The New Yorker explains the cultural divide between Europe, which knows and loves Tintin, and America, whose eminent director Steven Spielberg has his own cinematic take on Herge's boy adventure hero. His movie The Adventures of Tintin: The Secret of the Unicorn has already opened overseas and doesn't hit stateside until December. (TOH's London review is here.)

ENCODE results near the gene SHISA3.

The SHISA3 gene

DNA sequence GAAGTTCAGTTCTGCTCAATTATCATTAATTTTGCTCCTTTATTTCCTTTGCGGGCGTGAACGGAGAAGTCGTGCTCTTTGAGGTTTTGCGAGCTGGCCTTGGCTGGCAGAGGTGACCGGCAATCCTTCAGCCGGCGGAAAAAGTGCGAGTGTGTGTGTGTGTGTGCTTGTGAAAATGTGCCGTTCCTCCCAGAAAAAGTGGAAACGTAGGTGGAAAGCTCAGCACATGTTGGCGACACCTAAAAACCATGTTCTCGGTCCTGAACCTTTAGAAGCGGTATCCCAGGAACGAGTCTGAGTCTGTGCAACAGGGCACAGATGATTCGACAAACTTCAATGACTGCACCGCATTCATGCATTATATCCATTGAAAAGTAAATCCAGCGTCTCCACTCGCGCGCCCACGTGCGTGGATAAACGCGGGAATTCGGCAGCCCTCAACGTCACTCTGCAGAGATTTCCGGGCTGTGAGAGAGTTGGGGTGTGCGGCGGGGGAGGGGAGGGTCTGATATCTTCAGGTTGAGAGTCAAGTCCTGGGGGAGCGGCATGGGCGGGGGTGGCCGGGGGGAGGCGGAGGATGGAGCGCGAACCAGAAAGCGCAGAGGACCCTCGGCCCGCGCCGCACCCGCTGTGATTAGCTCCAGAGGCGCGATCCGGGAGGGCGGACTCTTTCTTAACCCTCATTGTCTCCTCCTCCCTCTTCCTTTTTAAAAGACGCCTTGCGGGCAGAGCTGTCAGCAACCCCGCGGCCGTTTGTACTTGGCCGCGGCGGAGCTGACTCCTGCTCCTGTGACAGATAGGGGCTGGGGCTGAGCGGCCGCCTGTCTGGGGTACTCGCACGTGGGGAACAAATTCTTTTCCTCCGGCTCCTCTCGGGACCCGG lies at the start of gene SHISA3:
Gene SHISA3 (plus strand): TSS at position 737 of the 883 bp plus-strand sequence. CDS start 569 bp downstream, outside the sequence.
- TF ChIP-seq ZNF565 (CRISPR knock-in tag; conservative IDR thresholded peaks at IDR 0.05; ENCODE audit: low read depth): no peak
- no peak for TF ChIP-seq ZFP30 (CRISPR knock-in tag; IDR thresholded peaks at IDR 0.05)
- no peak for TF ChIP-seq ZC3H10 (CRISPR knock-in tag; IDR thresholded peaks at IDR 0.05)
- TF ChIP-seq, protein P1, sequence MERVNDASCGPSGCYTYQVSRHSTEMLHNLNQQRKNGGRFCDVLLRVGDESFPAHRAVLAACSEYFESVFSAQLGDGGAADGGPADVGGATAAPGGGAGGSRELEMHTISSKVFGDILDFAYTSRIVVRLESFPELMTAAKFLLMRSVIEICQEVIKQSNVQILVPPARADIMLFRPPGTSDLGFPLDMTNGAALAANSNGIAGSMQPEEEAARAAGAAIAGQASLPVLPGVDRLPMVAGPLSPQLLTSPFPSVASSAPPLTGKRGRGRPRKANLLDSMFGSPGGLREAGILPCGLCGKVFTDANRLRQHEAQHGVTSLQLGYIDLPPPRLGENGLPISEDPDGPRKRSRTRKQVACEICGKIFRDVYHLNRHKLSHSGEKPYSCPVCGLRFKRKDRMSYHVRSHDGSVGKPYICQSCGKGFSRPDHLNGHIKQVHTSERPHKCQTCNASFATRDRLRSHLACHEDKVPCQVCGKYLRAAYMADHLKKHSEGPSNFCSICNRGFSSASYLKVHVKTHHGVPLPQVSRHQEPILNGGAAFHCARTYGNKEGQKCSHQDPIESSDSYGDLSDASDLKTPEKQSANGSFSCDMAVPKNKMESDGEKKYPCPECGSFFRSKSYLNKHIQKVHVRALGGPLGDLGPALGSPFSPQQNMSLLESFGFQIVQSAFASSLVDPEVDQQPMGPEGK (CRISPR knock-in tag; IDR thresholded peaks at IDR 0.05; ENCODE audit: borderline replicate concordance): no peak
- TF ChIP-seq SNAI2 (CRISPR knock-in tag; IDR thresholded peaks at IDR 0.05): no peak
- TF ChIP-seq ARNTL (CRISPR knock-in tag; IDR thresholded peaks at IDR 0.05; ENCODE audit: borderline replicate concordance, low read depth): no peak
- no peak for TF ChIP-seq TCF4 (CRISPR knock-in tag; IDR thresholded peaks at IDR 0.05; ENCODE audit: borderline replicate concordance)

Speaking of The New Yorker, the NYT's Janet Maslin goes after late New Yorker critic Pauline Kael, who is profiled in Brian Kellow's new biography (IW has excerpt, here) and looms large in Paulette critic James Wolcott's own 70s memoir, Lucking Out: My Life Getting Down and Semi-Dirty in Seventies New York. Was Maslin an auteurist all along? Remember that she was a film critic at the NYT during the period when Kael was reviewing at The New Yorker. Maslin and lead critic Vincent Canby took a more lean and sober approach to their daily film criticism than the passionate and powerful Kael, expounding weekly in The New Yorker. They were prime competitors.